I have been keenly following the conversation on social media about Kenyan models demanding more pay. The models have been telling the world about the deplorable working conditions that many of them work in.
Using the hashtag #PaymodelsKe, the young women — many of them in their early 20s — shocked the world with horror stories of what they have been enduring quietly.
For instance, we knew that some unfair employers pay models with free alcohol and food after a night of parading them in tiny dresses and high heels.
We also got to know that models face sexual harassment, with many male agents demanding sexual favours from the girls so as to “put them on the map”.
NOT PAYING MODELS
It was also a week when one “entrepreneur” was called out for not paying models on magazine shoots.
I sympathise with the young women who have to go through such heart-wrenching experiences.
Whereas I support the naming and shaming of the employers who fail to pay their models and unscrupulous agents who sexually harass the girls, I would like to address every young woman who aspires to be a model, or is one already.
Dear young Kenyan model, modelling does not pay.
Some of the complaints I read on social media were that when one finally gets paid, the money is so little that one cannot even foot their bills. That is sad.
But then again, you need to understand that in this side of the world, nobody cares about models or modelling. Even in the US, where there are a bunch of successful ones, the success stories are the exception, not the norm.
Across the world, from Kenya to the US, to the UK and Germany, only a few models really make it; majority fall through the cracks.
Nobody in the real world is going to pay you for looking good. Nobody, I promise you, will pay you well for strutting your stuff in vertiginous high heels while wearing a tiny dress.
It does not matter how long you have been standing in the cold, being paraded in front of lascivious men. Nobody in their right mind pays top dollar for just a pretty face.
Well, unless of course you want to be a television anchor, but that is another story.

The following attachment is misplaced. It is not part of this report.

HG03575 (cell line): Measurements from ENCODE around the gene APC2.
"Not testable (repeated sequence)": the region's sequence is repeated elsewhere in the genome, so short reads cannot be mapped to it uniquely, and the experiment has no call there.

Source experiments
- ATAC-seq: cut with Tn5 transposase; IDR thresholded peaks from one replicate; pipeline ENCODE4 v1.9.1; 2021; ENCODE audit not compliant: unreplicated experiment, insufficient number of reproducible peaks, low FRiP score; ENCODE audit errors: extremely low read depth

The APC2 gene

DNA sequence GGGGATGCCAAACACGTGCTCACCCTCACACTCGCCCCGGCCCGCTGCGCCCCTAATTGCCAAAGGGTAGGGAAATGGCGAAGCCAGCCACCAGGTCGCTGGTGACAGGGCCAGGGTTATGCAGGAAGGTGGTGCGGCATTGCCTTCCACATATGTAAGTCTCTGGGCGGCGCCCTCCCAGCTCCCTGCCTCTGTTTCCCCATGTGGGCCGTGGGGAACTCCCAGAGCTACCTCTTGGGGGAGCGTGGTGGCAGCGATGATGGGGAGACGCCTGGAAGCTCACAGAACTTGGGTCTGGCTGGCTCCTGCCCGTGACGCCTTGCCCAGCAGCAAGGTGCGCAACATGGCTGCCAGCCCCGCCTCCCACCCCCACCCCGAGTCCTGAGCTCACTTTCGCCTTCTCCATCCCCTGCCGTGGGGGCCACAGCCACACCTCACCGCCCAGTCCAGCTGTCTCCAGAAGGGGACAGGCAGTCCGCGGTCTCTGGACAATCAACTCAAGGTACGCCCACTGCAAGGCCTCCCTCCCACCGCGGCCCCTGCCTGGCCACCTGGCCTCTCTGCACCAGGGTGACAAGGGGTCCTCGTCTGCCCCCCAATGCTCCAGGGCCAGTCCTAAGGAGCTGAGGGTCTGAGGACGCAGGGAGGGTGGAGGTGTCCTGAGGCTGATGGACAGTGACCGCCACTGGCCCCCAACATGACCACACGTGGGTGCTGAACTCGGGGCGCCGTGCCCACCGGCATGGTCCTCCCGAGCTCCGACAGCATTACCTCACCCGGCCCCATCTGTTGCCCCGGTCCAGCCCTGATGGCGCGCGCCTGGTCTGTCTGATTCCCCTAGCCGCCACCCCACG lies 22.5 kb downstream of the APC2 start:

I want to tell the young women on social media who have been complaining because they were paid “only” Sh2,000 for a night of modelling to count themselves lucky because that is all they will ever fetch.
It is going to get worse if you don’t take this opportunity as a learning experience and do something about your life other than complain on social media.
If you want someone to recognise you, respect you and pay you well enough to live a good life, then I am afraid you are going to have to do a lot more than look good and cat-walk.
You will need to have something other than a pretty face. You will need some valuable skills if you want to be honoured for your work and earn your commensurate pay. You will need to use your brain — not your looks — if you want people to pay you a tidy sum.
This is not to say that people don’t like pretty women. They do a lot, but nothing beats a pretty face paired with a great brain and that is what you should be aspiring to have. It is not enough to model.
MODELLING NOT A CAREER
I do not mean to belittle your “career” but I will tell you one thing, modelling is not really a career, it is something you do on the side, perhaps as a hobby.
If we are to be honest, chances of you making a fortune out of a modelling career in this lifetime are very slim (pun intended).
I would like to advise the young women in modelling to sit in a class, earn a degree, get into the workforce like the rest of us and earn their pay based on their brains, not their looks.
In any case, a good number of the women complaining on social media are well into their 20s — a bit too old to be complaining about modelling.
The prime of a model’s “career” is usually between her late teens and if lucky, 24. If you are 25 and still calling yourself a model and you expect somebody to recognise you for looking good, you are going to be disappointed.
I wish you the best of luck as you join us in the workforce.